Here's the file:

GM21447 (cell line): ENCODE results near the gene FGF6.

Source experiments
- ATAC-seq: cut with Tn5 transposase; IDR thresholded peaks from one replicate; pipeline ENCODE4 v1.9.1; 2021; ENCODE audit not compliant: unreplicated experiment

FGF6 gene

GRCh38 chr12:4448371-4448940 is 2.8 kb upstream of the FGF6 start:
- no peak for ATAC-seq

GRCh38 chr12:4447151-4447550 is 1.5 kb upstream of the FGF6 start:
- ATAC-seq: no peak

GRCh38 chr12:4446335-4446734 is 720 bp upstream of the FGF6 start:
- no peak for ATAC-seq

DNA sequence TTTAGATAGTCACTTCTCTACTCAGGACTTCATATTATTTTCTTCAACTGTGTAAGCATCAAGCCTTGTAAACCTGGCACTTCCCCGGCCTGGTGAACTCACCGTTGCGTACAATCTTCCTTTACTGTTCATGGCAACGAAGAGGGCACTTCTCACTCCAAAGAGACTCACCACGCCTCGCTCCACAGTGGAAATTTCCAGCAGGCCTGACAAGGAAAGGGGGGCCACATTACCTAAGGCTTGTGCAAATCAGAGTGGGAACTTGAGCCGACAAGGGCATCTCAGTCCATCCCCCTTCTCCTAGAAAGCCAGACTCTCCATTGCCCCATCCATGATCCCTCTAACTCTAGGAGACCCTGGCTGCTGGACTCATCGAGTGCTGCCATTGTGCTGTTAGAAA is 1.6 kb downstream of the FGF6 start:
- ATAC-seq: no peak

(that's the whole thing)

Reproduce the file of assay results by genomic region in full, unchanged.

GM21447 (cell line): ENCODE results near the gene FGF6.

Source experiments
- ATAC-seq: cut with Tn5 transposase; IDR thresholded peaks from one replicate; pipeline ENCODE4 v1.9.1; 2021; ENCODE audit not compliant: unreplicated experiment

FGF6 gene

GRCh38 chr12:4448371-4448940 is 2.8 kb upstream of the FGF6 start:
- no peak for ATAC-seq

GRCh38 chr12:4447151-4447550 is 1.5 kb upstream of the FGF6 start:
- ATAC-seq: no peak

GRCh38 chr12:4446335-4446734 is 720 bp upstream of the FGF6 start:
- no peak for ATAC-seq

DNA sequence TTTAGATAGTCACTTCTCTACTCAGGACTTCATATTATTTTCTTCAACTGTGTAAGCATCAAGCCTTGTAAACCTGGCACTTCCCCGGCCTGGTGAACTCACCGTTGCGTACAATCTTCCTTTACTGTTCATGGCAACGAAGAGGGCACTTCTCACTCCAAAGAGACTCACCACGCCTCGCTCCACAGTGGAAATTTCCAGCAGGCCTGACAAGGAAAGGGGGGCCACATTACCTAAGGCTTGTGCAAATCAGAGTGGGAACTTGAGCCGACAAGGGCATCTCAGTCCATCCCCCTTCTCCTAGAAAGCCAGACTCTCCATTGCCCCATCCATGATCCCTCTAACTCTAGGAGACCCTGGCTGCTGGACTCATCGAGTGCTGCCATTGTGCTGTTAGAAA is 1.6 kb downstream of the FGF6 start:
- ATAC-seq: no peak